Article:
"Orson Welles: A One-Person Play in Two Acts" by Michael B. Druxman is now available as an audiobook.
According to the publisher, "The play finds Welles trying to find the financing for one (more...)
According to the publisher, "The play finds Welles trying to find the financing for one (more...)
Orson Welles' candid lunchtime conversations with director Henry Jaglom will be the basis of the upcoming book "My Lunches with Orson: Conversations between Henry Jaglom and Orson Welles."
Peter Biskind ("Easy Riders, Raging Bulls") is editing the book using transcripts of conversations taped by Jaglom. "I'm excited about it. I'm reliving these wonderful, amazing lunches," Jaglom recently told Slant.
It was one year ago today we lost Norman Corwin, the poet laureate of radio, at the age of 101.
During a career that spanned more than 80 years, Corwin wrote, produced and directed for radio, television, film and the stage. He won two Peabody Medals, an Emmy, and was nominated for an Academy Award for writing.
I was very fortunate to interview Corwin in 2008 for a piece on the legacy of Orson Welles' famed "The War of the Worlds" broadcast. He spoke with great affection about Welles and recalled his performance in (more...)
From PR NEWSWIRE
"War of the Worlds:The True Story," a new movie, will play one night only in select theaters across America this October 30th, Tuesday, the night before Halloween, on the 74th anniversary of the famed Orson Welles 1938 radio broadcast.
"War of the Worlds:The True Story," based on the most beloved alien invasion story of all time by Father of Science Fiction, H.G. Wells, assumes the world knows there was a war between Earth and Mars in the year 1900 and is presented as the eyewitness account of Bertie Wells, the last living survivor of the Earth/Mars War (more...)
Julien's Auctions has a Wellesian treasure trove of materials related to Orson Welles' unfinished thriller "The Deep" on the block on Nov. 9-10. The items are part of its "Icons & Idols" auction.
According the Beverly Hills auction house, production notes, correspondence, film rolls, contracts, scripts, and other materials were left by Welles to Bill Cronshaw, described as a longtime friend and London manager.
The lot description states: "Included in this archive are color film clippings and black and white film rolls, with various clips (more...)
From Down Under, a theatrical look at Orson Welles' career is continuing to gain attention.
"Pearls Before Swine: An Evening With Orson Welles" - an Australian one-man play written and performed by Blake Erickson - made its debut in September 2010 at the Sydney Fringe Festival, where it won top acting honors for Erickson.
Since its debut, the production has enjoyed two successful seasons in Sydney. It will soon be seen at Chapel Off Chapel in (more...)
By RAY KELLY
"Sleeping With the Enemy" director Joseph Ruben will direct a remake of Orson Welles' most commercially successful film, "The Stranger."
According to The Hollywood Reporter, Jack and Joseph Nasser of NGN Releasing ("For a Good Time, Call …") will produce the film with the script penned by newcomer Alanna Belak.
The storyline has been altered for 21st century filmgoers. (more...)
By RAY KELLY
Welles scholars now have access to the exciting additions to the Special Collections Library at the University of Michigan.
The first collection, “The Orson Welles – Chris Welles Feder Collection,” is a gift from Welles’ eldest daughter, Chris Welles Feder. It includes photographs of the family and letters from Welles to his first wife, Virginia Nicolson Welles. Among the letters is a series written by Welles when he made the transition from New York to Hollywood in the summer of 1939, which documents his activities and thoughts during his introduction to movie making.
The second collection, “The Alessandro Tasca di Cutò – Orson Welles Collection,” is from the personal papers of Alessandro Tasca and was purchased at auction in London. (more...)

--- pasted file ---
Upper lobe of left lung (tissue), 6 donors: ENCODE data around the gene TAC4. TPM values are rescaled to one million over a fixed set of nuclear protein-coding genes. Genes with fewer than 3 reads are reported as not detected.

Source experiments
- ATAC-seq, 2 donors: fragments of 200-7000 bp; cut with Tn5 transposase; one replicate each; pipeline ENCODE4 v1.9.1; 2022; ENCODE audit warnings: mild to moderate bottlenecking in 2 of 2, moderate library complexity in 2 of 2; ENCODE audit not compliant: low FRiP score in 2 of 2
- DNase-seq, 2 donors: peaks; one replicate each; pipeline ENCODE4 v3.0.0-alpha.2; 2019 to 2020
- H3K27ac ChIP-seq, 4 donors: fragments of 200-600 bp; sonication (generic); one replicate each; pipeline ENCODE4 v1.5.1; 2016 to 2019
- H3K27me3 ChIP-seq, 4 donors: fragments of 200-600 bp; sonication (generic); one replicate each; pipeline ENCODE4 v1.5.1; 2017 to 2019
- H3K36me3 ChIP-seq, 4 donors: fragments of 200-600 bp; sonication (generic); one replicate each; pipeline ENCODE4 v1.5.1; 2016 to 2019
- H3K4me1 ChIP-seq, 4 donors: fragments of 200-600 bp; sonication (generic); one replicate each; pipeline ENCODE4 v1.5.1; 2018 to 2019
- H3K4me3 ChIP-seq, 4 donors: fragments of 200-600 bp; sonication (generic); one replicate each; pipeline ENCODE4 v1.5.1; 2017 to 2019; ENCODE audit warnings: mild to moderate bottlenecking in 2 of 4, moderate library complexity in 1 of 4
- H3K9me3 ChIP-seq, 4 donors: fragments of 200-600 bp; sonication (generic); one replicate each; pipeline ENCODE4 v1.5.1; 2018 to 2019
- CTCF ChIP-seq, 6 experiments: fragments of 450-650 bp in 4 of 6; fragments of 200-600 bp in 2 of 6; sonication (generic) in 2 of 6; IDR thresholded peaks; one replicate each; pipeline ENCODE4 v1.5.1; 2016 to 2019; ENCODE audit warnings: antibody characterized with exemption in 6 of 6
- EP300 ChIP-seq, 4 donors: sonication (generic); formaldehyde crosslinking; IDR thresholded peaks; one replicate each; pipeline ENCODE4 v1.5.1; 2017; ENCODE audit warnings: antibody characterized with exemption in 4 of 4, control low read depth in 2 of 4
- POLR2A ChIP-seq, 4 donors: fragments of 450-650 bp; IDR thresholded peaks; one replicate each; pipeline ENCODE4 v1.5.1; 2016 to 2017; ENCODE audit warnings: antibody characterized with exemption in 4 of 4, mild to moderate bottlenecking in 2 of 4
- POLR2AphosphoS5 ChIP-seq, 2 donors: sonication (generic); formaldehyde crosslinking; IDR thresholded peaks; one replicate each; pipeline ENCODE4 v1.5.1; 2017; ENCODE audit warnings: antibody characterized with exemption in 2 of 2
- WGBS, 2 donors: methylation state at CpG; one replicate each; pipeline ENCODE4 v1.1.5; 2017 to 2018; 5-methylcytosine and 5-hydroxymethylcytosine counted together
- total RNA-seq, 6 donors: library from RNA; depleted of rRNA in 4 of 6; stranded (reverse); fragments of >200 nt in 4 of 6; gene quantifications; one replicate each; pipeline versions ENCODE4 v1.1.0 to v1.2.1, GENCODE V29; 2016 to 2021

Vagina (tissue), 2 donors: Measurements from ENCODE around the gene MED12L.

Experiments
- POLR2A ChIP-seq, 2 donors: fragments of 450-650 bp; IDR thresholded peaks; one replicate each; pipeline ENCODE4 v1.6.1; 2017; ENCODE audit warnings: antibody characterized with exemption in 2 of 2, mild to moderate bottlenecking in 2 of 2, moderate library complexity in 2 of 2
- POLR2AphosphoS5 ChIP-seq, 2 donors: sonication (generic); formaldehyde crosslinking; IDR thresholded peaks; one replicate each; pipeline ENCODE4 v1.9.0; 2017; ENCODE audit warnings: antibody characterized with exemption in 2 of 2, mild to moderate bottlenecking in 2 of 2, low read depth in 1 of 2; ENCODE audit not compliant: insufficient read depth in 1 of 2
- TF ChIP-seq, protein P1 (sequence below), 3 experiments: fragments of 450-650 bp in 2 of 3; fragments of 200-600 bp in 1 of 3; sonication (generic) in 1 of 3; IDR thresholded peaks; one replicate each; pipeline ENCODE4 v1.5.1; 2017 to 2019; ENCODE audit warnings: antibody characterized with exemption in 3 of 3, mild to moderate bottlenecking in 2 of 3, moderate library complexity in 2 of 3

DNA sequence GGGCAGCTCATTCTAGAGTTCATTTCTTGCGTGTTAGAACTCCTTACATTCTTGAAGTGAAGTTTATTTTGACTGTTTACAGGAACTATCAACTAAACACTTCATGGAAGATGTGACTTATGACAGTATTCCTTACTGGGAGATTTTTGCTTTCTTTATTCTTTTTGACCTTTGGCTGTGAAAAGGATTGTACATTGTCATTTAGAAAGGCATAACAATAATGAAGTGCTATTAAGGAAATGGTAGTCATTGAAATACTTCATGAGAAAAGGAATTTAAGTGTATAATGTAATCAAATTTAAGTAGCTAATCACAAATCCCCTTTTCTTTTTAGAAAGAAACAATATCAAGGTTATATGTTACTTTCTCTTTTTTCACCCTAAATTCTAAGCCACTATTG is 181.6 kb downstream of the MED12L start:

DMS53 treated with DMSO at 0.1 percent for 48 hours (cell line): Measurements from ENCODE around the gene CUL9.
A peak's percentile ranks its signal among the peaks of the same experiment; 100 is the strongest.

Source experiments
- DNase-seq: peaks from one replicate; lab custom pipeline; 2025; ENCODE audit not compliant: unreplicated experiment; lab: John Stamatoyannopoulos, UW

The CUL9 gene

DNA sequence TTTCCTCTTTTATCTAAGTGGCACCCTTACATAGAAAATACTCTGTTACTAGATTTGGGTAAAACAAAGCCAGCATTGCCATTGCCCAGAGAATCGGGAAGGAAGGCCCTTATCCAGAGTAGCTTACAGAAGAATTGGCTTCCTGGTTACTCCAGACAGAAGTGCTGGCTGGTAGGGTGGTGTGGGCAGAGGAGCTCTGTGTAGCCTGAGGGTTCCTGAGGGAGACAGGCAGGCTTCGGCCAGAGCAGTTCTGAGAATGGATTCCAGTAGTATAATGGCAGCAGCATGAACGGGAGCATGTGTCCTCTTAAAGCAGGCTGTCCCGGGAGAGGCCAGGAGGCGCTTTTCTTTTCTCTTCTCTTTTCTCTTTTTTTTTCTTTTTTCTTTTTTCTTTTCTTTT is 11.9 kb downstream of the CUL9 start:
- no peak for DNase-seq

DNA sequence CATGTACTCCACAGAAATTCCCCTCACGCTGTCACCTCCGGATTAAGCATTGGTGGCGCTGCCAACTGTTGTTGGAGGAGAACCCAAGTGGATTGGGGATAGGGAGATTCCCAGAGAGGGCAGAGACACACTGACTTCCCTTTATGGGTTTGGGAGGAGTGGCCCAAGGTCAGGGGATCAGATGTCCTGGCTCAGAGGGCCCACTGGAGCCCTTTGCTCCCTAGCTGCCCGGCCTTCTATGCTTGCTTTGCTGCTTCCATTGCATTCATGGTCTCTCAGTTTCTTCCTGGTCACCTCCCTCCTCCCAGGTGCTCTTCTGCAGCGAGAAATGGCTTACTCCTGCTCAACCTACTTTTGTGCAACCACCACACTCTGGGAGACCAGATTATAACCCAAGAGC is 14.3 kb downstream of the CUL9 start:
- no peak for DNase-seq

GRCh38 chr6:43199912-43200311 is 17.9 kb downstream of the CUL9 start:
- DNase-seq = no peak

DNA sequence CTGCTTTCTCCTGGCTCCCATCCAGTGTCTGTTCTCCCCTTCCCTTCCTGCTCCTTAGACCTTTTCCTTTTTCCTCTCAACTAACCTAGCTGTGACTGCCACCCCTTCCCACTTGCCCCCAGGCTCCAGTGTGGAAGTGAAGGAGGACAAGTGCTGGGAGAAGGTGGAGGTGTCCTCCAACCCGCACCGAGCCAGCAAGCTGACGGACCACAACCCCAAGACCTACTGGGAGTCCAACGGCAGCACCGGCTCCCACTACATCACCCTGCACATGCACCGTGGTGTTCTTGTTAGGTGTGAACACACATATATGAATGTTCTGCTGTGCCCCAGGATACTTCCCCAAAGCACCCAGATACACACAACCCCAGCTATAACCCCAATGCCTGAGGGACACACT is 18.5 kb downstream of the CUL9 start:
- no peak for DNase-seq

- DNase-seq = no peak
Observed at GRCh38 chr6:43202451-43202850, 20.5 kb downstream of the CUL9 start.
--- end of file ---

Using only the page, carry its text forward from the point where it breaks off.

With the approach of the Orson Welles Centenary in 2015, nowhere does the anniversary of his birth seem as special as Woodstock, Illinois, where the young Welles spent his formative years at the Todd School for Boys.
A citizens’ group, Woodstock Celebrates, is planning events in May 2014, marking the 80th anniversary of the Todd Theatre Festival during which Welles made his directorial debut, and on May 6, 2015 to mark the 100th anniversary of his birth.
To draw further attention to this milestone, Woodstock Celebrates and Wellesnet are petitioning the U.S. Postal Service to issue a stamp in 2015 honoring the Orson Welles Centenary. (more...)
Chimes at Midnight is Welles's masterpiece, the fullest, most completely realized expression of everything he had been working toward since Citizen Kane, which itself was more an end than a beginning.
--Joseph McBride, ORSON WELLES.
Bonham's Auction house will be selling an archive of rare production material on November 22 in London that belonged to the executive producer of Chimes at Midnight, Alessandro Tasca, who was a cousin of Guiseppe Lampedusa, the author of the classic Sicilian novel The Leopard.
The presale estimate for the collection is between £40,000 and 60,000 (British pounds). Ideally, it would be wonderful if an archive could obtain the material, such as The University of Michigan or the Lilly Library, where it could be available for Welles scholars, but (more...)
By RAY KELLY
While the future of The Other Side of the Wind is always cloudy, one thing appears clear: A book chronicling the making of this unfinished Orson Welles film is in the works.
Josh Karp, who teaches journalism at Northwestern, is writing about The Other Side of the Wind for St. Martin's Press. Due in 2013, An Adventure Shared By Desperate Men (That Finally Came to Nothing) looks at the filming of the 1970's Welles movie starring John Huston as an aging director attempting to revive his career with a hip, artsy film.
Karp has written for Salon, TV Guide, Premiere, The Atlantic Monthly Online, The LA Times Sunday Magazine and other publications. He is the author of A Futile and Stupid Gesture: How Doug Kenney and National Lampoon Changed Comedy Forever and Straight Down the Middle: Shivas Irons, Bagger Vance and How I Learned to Stop Worrying and Love My Golf Swing.
Karp, who is conducting some of his final interviews for the book, agreed to field a few questions from Wellesnet.